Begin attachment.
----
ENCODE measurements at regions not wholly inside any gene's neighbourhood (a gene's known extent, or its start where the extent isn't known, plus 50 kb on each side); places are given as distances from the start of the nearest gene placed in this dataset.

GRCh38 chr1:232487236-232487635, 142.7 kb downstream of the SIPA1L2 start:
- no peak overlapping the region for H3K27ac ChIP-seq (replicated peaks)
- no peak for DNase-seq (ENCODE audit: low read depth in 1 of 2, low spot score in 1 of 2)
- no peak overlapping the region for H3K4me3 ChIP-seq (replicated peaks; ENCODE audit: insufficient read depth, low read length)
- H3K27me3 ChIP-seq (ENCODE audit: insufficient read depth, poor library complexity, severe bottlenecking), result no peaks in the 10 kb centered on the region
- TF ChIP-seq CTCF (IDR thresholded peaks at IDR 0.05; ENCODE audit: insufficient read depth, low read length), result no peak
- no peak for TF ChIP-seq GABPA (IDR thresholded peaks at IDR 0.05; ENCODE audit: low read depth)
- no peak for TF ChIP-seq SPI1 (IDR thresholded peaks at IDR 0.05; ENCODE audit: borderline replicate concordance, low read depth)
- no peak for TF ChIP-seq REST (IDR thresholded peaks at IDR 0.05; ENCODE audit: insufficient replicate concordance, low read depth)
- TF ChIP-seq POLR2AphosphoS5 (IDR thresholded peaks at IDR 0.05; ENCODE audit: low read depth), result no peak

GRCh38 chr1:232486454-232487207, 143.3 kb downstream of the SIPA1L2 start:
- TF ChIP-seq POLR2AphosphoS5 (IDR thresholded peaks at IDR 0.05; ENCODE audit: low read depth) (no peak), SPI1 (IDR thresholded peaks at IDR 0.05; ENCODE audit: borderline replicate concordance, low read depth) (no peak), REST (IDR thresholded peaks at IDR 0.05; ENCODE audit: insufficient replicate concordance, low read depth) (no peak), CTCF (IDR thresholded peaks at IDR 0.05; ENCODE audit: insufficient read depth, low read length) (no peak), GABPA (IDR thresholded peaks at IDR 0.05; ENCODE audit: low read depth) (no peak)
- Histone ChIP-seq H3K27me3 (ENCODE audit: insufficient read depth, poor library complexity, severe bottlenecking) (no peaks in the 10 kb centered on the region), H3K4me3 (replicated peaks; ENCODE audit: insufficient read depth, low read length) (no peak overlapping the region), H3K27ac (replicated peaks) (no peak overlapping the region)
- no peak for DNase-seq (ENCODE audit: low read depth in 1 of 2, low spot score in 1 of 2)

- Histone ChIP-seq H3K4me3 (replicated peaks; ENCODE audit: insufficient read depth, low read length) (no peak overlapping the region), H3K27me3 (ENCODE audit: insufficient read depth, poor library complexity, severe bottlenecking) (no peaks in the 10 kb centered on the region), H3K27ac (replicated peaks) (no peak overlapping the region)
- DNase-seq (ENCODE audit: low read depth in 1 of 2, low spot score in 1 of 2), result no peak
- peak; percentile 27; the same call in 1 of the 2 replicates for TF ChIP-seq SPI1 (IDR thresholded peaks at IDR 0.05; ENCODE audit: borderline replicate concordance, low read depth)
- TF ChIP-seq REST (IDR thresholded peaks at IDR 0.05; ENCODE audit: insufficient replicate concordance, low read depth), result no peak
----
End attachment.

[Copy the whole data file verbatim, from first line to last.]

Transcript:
ENCODE measurements at regions not wholly inside any gene's neighbourhood (a gene's known extent, or its start where the extent isn't known, plus 50 kb on each side); places are given as distances from the start of the nearest gene placed in this dataset.

GRCh38 chr1:232487236-232487635, 142.7 kb downstream of the SIPA1L2 start:
- no peak overlapping the region for H3K27ac ChIP-seq (replicated peaks)
- no peak for DNase-seq (ENCODE audit: low read depth in 1 of 2, low spot score in 1 of 2)
- no peak overlapping the region for H3K4me3 ChIP-seq (replicated peaks; ENCODE audit: insufficient read depth, low read length)
- H3K27me3 ChIP-seq (ENCODE audit: insufficient read depth, poor library complexity, severe bottlenecking), result no peaks in the 10 kb centered on the region
- TF ChIP-seq CTCF (IDR thresholded peaks at IDR 0.05; ENCODE audit: insufficient read depth, low read length), result no peak
- no peak for TF ChIP-seq GABPA (IDR thresholded peaks at IDR 0.05; ENCODE audit: low read depth)
- no peak for TF ChIP-seq SPI1 (IDR thresholded peaks at IDR 0.05; ENCODE audit: borderline replicate concordance, low read depth)
- no peak for TF ChIP-seq REST (IDR thresholded peaks at IDR 0.05; ENCODE audit: insufficient replicate concordance, low read depth)
- TF ChIP-seq POLR2AphosphoS5 (IDR thresholded peaks at IDR 0.05; ENCODE audit: low read depth), result no peak

GRCh38 chr1:232486454-232487207, 143.3 kb downstream of the SIPA1L2 start:
- TF ChIP-seq POLR2AphosphoS5 (IDR thresholded peaks at IDR 0.05; ENCODE audit: low read depth) (no peak), SPI1 (IDR thresholded peaks at IDR 0.05; ENCODE audit: borderline replicate concordance, low read depth) (no peak), REST (IDR thresholded peaks at IDR 0.05; ENCODE audit: insufficient replicate concordance, low read depth) (no peak), CTCF (IDR thresholded peaks at IDR 0.05; ENCODE audit: insufficient read depth, low read length) (no peak), GABPA (IDR thresholded peaks at IDR 0.05; ENCODE audit: low read depth) (no peak)
- Histone ChIP-seq H3K27me3 (ENCODE audit: insufficient read depth, poor library complexity, severe bottlenecking) (no peaks in the 10 kb centered on the region), H3K4me3 (replicated peaks; ENCODE audit: insufficient read depth, low read length) (no peak overlapping the region), H3K27ac (replicated peaks) (no peak overlapping the region)
- no peak for DNase-seq (ENCODE audit: low read depth in 1 of 2, low spot score in 1 of 2)

- Histone ChIP-seq H3K4me3 (replicated peaks; ENCODE audit: insufficient read depth, low read length) (no peak overlapping the region), H3K27me3 (ENCODE audit: insufficient read depth, poor library complexity, severe bottlenecking) (no peaks in the 10 kb centered on the region), H3K27ac (replicated peaks) (no peak overlapping the region)
- DNase-seq (ENCODE audit: low read depth in 1 of 2, low spot score in 1 of 2), result no peak
- peak; percentile 27; the same call in 1 of the 2 replicates for TF ChIP-seq SPI1 (IDR thresholded peaks at IDR 0.05; ENCODE audit: borderline replicate concordance, low read depth)
- TF ChIP-seq REST (IDR thresholded peaks at IDR 0.05; ENCODE audit: insufficient replicate concordance, low read depth), result no peak